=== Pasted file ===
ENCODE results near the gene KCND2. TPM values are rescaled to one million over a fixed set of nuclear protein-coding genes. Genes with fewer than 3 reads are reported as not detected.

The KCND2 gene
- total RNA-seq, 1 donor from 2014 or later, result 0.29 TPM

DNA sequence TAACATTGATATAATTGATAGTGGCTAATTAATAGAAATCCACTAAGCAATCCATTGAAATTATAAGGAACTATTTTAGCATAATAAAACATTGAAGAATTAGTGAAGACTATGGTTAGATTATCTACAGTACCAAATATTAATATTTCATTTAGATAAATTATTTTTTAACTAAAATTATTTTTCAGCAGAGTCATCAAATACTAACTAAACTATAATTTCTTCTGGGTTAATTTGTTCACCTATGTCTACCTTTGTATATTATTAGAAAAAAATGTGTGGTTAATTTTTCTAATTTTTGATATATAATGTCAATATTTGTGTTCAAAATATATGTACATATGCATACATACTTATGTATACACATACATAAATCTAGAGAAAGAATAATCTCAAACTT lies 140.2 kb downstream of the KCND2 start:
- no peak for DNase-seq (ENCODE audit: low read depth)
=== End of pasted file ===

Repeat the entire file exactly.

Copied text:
ENCODE results near the gene KCND2. TPM values are rescaled to one million over a fixed set of nuclear protein-coding genes. Genes with fewer than 3 reads are reported as not detected.

The KCND2 gene
- total RNA-seq, 1 donor from 2014 or later, result 0.29 TPM

DNA sequence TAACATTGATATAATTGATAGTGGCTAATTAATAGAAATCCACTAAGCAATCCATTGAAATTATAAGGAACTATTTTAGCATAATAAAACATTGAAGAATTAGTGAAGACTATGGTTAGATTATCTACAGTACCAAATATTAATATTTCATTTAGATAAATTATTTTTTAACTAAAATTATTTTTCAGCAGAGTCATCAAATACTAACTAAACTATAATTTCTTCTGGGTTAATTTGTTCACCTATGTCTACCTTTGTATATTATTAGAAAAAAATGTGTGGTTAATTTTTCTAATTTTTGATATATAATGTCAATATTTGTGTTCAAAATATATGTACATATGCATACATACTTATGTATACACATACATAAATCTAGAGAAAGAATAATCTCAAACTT lies 140.2 kb downstream of the KCND2 start:
- no peak for DNase-seq (ENCODE audit: low read depth)